He gave the example of a tactical* game in which players queue and are given four random teammates.
“You’re all working (together), you all want to win,” he said. “So you’re communicating, (but) you’re not necessarily talking about your life or anything, you’re just talking about the game. (It’s) more fun with people as well because you help each other out.”
Voice chat is better than text chat for verifying* another player’s identity and lasting friendships can be made, according to the teen contributors. Sam remains in contact with a group of American gamers he met about three years ago.
“I still talk to them all the time,” he said. “We just chill out and voice chat now even if we’re not playing games. We just talk about what’s going on in life, how we’re doing, how’s your mum – we’ve played games together for years (and) we’ve kind of grown to become friends as well.
“I play games very socially. I don’t play any games without people, whether that’s just friends from school, online friends or random people in a lobby or whatever. You’re kind of playing the game to be with people, not just playing the game for the game.”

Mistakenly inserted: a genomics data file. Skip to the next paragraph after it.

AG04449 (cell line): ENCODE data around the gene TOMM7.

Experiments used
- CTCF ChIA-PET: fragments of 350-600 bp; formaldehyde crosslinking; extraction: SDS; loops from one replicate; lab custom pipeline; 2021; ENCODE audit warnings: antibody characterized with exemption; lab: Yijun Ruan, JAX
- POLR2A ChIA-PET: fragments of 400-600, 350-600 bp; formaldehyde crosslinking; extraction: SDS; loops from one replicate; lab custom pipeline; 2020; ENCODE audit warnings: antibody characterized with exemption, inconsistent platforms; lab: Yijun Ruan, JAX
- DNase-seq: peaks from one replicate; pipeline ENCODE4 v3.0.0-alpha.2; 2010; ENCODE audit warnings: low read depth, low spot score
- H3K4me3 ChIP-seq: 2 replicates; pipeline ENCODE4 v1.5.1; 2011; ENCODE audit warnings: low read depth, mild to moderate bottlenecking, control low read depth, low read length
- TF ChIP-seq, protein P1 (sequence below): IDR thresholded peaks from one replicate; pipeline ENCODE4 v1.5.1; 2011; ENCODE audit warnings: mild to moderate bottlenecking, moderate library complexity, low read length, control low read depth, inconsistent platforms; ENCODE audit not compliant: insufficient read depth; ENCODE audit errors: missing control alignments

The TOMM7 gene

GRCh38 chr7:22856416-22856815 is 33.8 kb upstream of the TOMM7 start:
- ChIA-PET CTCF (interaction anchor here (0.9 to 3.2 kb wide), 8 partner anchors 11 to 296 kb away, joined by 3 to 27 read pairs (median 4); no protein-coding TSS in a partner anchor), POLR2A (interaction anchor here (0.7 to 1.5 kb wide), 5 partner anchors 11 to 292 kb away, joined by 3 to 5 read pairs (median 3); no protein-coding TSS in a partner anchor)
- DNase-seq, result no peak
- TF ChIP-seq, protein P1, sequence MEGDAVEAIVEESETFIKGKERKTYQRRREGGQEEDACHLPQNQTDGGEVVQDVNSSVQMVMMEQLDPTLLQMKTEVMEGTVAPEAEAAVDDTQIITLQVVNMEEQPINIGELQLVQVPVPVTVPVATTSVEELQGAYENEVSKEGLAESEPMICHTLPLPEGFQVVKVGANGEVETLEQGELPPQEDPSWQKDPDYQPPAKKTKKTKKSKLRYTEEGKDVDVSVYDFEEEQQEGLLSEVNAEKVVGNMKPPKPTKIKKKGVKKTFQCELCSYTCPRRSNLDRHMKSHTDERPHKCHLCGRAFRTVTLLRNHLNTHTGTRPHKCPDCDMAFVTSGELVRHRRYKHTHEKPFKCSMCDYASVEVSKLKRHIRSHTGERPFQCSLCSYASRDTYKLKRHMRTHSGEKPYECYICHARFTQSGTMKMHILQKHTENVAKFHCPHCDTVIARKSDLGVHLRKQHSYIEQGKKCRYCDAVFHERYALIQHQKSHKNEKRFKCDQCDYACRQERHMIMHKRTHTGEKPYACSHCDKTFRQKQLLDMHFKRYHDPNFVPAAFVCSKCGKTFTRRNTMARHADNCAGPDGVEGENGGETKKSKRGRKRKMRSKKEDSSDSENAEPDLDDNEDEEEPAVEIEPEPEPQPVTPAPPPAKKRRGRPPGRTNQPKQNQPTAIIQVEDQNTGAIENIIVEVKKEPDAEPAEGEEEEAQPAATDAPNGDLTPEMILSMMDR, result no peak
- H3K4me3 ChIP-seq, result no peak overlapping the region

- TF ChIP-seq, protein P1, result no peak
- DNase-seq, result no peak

The free download of A Gamer’s Guide, By Gamers is available from the Alannah & Madeline Foundation, amf.org.au
- strategies: plans that can be put into action
- trolls: people on the internet who upset, bully and insult others
- mute: to silence another player so you can’t hear what they are saying
- tactical: carefully planned actions to reach a specific end goal
- verifying: making sure something is true and accurate
- Name at least three pieces of private information you should not share online?
- Is voice chat or text chat better for verifying another player’s identity?
- What should kids do as soon as another player makes them uncomfortable?
- What can parents do if they have no idea what a game is about?
- Do the teen gamers think that lasting friendships can be made online?
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1. Expert Kids
This is a great example of how kids can teach adults instead of the other way around. By kids being the experts and showing the parents how video games work, it teaches them how to be responsible as well as getting parents involved in something many would say could be a waste of time.
Think of three to five other circumstances where kids could take the lead and teach adults some things.
Time: allow 15 minutes to complete this activity
Curriculum Links: English, Critical and Creative Thinking
By looking at this gaming guide and reading this Kids News article, list the top five tips about being safe while playing games online.
Time: allow 15 minutes to complete this activity
Curriculum Links: English; Personal and Social; Critical and Creative Thinking
I Spy Nouns
Nouns are places, names (of people and objects), and time (months or days of the week).
How many nouns can you find in the article? Can you sort them into places, names and time?
Pick three nouns and add an adjective (describing word) to the nouns.